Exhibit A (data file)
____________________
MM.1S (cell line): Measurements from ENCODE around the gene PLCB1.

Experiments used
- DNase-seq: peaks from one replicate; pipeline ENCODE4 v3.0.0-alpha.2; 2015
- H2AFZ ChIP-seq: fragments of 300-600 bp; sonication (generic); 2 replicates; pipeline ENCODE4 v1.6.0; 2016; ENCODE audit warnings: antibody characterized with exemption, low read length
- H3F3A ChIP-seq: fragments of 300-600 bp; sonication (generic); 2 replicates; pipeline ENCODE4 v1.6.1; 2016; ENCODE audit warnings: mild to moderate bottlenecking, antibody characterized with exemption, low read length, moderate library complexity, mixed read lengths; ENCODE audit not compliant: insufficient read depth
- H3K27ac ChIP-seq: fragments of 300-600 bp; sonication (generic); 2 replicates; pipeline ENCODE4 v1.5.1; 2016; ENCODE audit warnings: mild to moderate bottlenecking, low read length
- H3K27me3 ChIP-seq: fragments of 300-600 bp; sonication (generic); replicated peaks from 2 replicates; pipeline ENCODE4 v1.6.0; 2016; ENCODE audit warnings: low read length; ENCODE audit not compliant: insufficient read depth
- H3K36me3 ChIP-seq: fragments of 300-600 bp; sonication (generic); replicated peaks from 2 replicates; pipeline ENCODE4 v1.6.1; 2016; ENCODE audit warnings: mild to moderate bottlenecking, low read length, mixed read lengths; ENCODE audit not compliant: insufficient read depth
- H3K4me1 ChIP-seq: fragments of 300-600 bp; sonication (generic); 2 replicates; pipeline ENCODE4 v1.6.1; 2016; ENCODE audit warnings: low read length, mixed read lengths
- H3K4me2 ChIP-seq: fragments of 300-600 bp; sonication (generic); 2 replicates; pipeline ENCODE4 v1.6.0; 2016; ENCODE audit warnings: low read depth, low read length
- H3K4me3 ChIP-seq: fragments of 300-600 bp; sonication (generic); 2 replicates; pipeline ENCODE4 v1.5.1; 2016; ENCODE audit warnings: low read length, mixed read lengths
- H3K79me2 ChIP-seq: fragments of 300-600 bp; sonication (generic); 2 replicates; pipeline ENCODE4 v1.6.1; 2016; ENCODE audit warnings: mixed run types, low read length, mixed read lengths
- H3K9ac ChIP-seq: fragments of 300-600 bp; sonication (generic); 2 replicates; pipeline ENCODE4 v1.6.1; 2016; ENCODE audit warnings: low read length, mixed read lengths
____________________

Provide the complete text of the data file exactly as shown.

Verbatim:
MM.1S (cell line): Measurements from ENCODE around the gene PLCB1.

Experiments used
- DNase-seq: peaks from one replicate; pipeline ENCODE4 v3.0.0-alpha.2; 2015
- H2AFZ ChIP-seq: fragments of 300-600 bp; sonication (generic); 2 replicates; pipeline ENCODE4 v1.6.0; 2016; ENCODE audit warnings: antibody characterized with exemption, low read length
- H3F3A ChIP-seq: fragments of 300-600 bp; sonication (generic); 2 replicates; pipeline ENCODE4 v1.6.1; 2016; ENCODE audit warnings: mild to moderate bottlenecking, antibody characterized with exemption, low read length, moderate library complexity, mixed read lengths; ENCODE audit not compliant: insufficient read depth
- H3K27ac ChIP-seq: fragments of 300-600 bp; sonication (generic); 2 replicates; pipeline ENCODE4 v1.5.1; 2016; ENCODE audit warnings: mild to moderate bottlenecking, low read length
- H3K27me3 ChIP-seq: fragments of 300-600 bp; sonication (generic); replicated peaks from 2 replicates; pipeline ENCODE4 v1.6.0; 2016; ENCODE audit warnings: low read length; ENCODE audit not compliant: insufficient read depth
- H3K36me3 ChIP-seq: fragments of 300-600 bp; sonication (generic); replicated peaks from 2 replicates; pipeline ENCODE4 v1.6.1; 2016; ENCODE audit warnings: mild to moderate bottlenecking, low read length, mixed read lengths; ENCODE audit not compliant: insufficient read depth
- H3K4me1 ChIP-seq: fragments of 300-600 bp; sonication (generic); 2 replicates; pipeline ENCODE4 v1.6.1; 2016; ENCODE audit warnings: low read length, mixed read lengths
- H3K4me2 ChIP-seq: fragments of 300-600 bp; sonication (generic); 2 replicates; pipeline ENCODE4 v1.6.0; 2016; ENCODE audit warnings: low read depth, low read length
- H3K4me3 ChIP-seq: fragments of 300-600 bp; sonication (generic); 2 replicates; pipeline ENCODE4 v1.5.1; 2016; ENCODE audit warnings: low read length, mixed read lengths
- H3K79me2 ChIP-seq: fragments of 300-600 bp; sonication (generic); 2 replicates; pipeline ENCODE4 v1.6.1; 2016; ENCODE audit warnings: mixed run types, low read length, mixed read lengths
- H3K9ac ChIP-seq: fragments of 300-600 bp; sonication (generic); 2 replicates; pipeline ENCODE4 v1.6.1; 2016; ENCODE audit warnings: low read length, mixed read lengths